Two speed operation, 15 and 71/2
or 71/2 and 33/4 ips (field changeable in dc servo versions).
Performance Features: Headroom
is 19 dBm, a full 15 dBm over the
switch selectable fixed output
of +4 dBm. This standard reference
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dBm to drive a PA
switched to
system or power amplifier.
S/N ratio is NAB weighted 69 dB
full track, 68 dB half track,
and 65 dB quarter track. Crosstalk
is greater than 60 dB half track.
Outputs are 600 ohm balanced
(standard on half track) or
unbalanced. Line input and output
connectors are XLR.
Bias can be re- optimized in seconds.
As you compare the MX -5050
with other recorders, keep this in
mind. The MX -5050 is not a hi -fi
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features, and field proven reliability
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Here are some of the key
reasons why the MX -5050 is the
best compact recorder available
Operating Features: Bias is
front -panel continuously adjustable
(not limited to fixed positions).
With built -in test oscillator (not
available on other compact
professional recorders) bias can
be optimized in seconds when
changing tape. Record EQ and
standard reference level are also
front adjustable. Straight -line tape
path simplifies threading. Capstan
is located on back side of tape
for improved tape life. An extra
reproduce head is standard on
all versions to allow playback
of tapes in different formats.
For pitch control and freedom from
power line variations, an optional
dc capstan servo is available
with ±10% correction range.
Easy threading; capstan on back side.
Versatility: Available
in full -track
(with half -track reproduce capability
standard), two -track, and quartertrack versions. Walnut case
(standard), rugged portable road
case, rack mounting adaptor,
or floor console. Universal power
supply standard. Low impedance
input and output transformers and
remote control also optional
See your nearest Otari dealer
for the full story or contact Otari.
And, if it's multichannel you need,
ask about the standard -setting
four and eight channel versions
of the MX -5050.
Otari Corporation
Otari Electric Co., Ltd.
Industrial Road
San Carlos, Calif. 94070
4 -29 -18
(415) 593 -1648 TWX: 910 -376 -4890
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By 1956, when Sonny Rollins appeared alongside Clifford Brown in
Max Roach's band, Sonny was already
an extraordinary presence on the jazz
scene. Although shaped by Coleman
Hawkins, Sonny became an original
early. There was the extraordinary
cohesion of his brilliant, daring solos
( "A
master of 'thematic improvisation' " wrote Gunther Schuller about
him in the early '50's). And the Rollins
sound -instantly identifiable and yet
containing so many glints and explosions of so many different colors. In
addition, there was his sense of time.
Sonny did so much more than swing.
Implying such swirling pyramids of
counter -rhythms that he didn't really
need a rhythm section. And then the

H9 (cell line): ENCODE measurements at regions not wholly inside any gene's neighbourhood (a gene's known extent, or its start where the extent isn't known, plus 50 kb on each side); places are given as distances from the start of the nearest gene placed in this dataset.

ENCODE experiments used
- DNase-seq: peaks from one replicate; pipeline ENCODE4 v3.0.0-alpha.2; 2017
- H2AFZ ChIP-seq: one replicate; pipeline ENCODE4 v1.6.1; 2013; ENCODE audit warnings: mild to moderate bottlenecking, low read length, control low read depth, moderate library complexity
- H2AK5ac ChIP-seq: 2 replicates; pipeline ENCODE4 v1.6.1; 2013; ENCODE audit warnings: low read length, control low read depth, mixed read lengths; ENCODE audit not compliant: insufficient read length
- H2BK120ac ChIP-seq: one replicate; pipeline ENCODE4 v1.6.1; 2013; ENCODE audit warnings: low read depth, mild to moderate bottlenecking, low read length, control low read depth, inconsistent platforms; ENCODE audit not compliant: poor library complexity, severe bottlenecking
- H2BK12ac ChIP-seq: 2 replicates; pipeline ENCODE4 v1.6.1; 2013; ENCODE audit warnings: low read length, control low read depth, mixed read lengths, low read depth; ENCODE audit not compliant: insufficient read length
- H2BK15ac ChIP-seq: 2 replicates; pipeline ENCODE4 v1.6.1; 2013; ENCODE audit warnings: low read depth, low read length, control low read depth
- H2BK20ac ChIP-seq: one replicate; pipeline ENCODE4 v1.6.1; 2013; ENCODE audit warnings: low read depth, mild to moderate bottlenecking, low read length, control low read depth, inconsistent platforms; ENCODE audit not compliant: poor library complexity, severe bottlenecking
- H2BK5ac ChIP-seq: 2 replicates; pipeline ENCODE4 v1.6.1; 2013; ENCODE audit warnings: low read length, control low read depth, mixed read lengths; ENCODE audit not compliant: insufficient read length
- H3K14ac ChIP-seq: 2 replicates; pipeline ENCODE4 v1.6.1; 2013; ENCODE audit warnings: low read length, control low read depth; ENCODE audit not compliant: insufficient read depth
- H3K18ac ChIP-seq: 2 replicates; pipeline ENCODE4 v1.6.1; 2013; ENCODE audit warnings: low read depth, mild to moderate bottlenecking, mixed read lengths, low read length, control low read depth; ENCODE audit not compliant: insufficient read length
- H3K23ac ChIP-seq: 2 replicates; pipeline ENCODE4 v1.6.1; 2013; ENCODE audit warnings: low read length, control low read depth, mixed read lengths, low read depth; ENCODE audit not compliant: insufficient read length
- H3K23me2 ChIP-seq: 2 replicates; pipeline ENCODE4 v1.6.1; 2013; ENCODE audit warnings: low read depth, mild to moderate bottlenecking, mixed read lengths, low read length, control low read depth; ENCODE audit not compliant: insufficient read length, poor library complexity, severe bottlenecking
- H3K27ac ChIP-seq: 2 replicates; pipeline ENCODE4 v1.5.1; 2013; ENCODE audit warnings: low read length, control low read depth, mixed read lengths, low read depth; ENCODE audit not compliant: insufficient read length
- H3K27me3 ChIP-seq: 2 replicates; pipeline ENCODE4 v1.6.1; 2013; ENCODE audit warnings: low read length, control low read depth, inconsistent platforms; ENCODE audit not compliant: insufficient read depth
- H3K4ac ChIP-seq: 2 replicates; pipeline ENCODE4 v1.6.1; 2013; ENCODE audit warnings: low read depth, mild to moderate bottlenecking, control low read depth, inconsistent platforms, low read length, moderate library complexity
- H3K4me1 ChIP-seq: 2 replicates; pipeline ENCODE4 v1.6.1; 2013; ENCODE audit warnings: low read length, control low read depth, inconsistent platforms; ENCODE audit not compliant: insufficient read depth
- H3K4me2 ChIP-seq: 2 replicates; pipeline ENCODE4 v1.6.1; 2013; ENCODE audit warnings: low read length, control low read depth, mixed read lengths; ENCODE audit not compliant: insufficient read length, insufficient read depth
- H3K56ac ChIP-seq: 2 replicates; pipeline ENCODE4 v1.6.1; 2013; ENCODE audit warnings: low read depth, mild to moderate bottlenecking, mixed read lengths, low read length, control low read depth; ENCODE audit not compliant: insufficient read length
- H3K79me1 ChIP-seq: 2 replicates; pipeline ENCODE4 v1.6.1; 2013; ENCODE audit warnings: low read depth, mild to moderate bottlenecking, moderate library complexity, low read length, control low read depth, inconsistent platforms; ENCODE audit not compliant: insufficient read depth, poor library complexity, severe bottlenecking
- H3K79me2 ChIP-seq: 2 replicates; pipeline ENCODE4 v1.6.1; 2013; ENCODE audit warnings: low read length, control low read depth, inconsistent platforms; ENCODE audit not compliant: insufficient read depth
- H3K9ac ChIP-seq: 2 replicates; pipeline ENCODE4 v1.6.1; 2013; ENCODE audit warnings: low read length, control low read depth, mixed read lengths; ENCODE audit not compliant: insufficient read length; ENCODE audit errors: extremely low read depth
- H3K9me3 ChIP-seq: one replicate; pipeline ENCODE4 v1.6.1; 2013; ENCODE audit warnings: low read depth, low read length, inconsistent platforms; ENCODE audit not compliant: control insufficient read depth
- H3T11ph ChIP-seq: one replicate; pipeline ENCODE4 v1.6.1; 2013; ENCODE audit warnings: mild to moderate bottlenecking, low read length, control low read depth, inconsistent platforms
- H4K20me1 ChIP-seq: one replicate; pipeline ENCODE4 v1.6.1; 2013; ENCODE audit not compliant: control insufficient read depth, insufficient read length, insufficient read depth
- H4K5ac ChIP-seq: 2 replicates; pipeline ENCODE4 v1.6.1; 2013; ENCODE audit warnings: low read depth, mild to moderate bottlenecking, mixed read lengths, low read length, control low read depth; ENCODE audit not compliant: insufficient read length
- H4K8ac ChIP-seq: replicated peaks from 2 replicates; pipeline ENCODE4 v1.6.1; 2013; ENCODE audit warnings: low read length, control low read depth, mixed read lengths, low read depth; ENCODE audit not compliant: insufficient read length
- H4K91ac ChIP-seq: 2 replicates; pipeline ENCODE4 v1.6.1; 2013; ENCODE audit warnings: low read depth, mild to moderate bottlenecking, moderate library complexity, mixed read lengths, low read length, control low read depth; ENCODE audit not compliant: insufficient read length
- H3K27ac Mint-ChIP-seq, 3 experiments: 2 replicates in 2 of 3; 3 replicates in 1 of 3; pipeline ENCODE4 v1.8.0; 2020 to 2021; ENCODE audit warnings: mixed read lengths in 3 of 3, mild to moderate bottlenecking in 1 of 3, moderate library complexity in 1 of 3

piercing intelligence of the man, often
sardonic but also careeningly playful.
Before he was thirty, Sonny was a jazz
In 1959, he disappeared for two
years in order to really explore himself
and his music, for Sonny is chronically
self-questioning. Some years later, he
exiled himself a second time. But now,
Sonny says, he's back for good. ( "I
don't have that much time left. ") And
in his newest Milestone release, The
Way I Feel Sonny is again magisterial. Bestriding a largely electrified
rhythm section and, except for two
selections, an assembly of nine horns,
Sonny is in thoroughly resilient control of himself and his horn. (Or, as he
once put it, "Sometimes I'm able to
step outside myself and hear what I'm
playing. The ideas just flow. The horn
and I become one.")
On ballads and up -tempo drives, the
Rollins presence is enveloping, pulling
you into the vortex of his emotive
ideas. His sense of time is even more
resourceful than before. His sound is
as powerfully authoritative as that of
his onetime mentor,
Factory Direct Prices
By Nat Hentoff
Instrumentation equipment at incredibly LOW
Sonny Rollins and
Long- Distance
Hawkins; and his improvising continues to consist of leaps of imagination which, in retrospect, appear to
have been part of an unerring prior
design. And always, listening to him, I
hear the jazz equivalent of what
novelist Thomas Wolfe used to call
"the goat cry " -an unabashed affirmation of life, sensual life.
The engineering focuses on Rollins,
and he comes out of the speakers in the
full spectrum of his sonic colors. (I do
wish, however, that the brass had been
brought up more.)
A superbly engineered session-its
crisp, finely balanced clarity enhancing the lyrical subtlety of the
players -is Teddy Wilson and His All
Stars (Chiaroscuro). Like Rollins,
Wilson, of course, is a long-lasting jazz
presence -less overwhelming than
Rollins but swiftly, clarifyingly compelling. Also present is the wittiest of
all jazz trombonists, Vic Dickenson,
who, like Rollins, cannot be narrowed
into a category. Trumpeter Harry
Edison plays with more fresh zest and
invention here than in some time, and
the increasingly impressive Bob
Wilber is on soprano and clarinet. Major Holley and drummer Oliver
Jackson complete the buoyant rhythm
This Wilson set is one of the most
relaxed and yet authoritative sessions
of classic jazz improvising to be
released in some months. Like
Rollins -but in different, more floating